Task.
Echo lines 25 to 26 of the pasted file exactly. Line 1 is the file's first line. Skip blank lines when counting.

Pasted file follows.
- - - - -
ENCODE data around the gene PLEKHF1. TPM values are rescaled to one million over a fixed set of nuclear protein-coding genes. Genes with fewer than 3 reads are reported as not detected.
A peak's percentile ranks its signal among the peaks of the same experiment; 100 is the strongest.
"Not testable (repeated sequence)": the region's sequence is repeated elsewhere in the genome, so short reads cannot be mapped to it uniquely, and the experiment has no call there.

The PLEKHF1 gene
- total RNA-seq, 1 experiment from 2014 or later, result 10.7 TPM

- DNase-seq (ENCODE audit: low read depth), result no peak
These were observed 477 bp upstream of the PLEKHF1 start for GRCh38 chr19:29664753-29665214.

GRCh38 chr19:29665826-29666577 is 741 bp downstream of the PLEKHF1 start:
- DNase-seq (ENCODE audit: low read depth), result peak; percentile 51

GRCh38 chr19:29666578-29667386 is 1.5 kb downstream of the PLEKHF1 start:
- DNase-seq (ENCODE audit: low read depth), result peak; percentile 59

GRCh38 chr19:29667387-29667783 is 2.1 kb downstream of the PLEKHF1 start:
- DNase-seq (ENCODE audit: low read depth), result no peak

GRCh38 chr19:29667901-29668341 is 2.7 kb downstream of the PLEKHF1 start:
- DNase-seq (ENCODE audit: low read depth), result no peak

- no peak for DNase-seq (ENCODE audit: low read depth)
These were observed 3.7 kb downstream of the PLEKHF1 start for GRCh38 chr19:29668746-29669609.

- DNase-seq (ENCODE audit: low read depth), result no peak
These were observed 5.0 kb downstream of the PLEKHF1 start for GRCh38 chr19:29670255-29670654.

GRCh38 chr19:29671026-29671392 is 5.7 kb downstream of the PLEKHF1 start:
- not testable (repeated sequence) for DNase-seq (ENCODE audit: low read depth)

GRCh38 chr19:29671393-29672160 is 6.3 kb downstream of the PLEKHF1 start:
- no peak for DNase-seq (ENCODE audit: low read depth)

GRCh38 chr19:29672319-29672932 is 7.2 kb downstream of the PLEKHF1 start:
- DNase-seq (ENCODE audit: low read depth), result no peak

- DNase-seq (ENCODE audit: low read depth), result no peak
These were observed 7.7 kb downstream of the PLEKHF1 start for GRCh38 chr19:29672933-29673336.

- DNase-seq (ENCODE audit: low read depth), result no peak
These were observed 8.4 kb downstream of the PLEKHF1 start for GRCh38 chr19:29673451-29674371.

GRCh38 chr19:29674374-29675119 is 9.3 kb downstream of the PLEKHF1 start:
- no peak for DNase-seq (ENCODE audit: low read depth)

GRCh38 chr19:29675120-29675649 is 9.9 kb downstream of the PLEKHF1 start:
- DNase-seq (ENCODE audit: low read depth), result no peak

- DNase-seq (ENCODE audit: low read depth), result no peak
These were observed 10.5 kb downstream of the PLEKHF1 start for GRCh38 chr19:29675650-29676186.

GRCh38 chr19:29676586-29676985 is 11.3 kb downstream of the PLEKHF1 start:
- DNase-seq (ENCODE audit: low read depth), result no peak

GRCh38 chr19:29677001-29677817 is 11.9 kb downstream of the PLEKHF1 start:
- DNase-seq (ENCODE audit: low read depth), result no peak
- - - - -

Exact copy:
- DNase-seq (ENCODE audit: low read depth), result no peak

- DNase-seq (ENCODE audit: low read depth), result no peak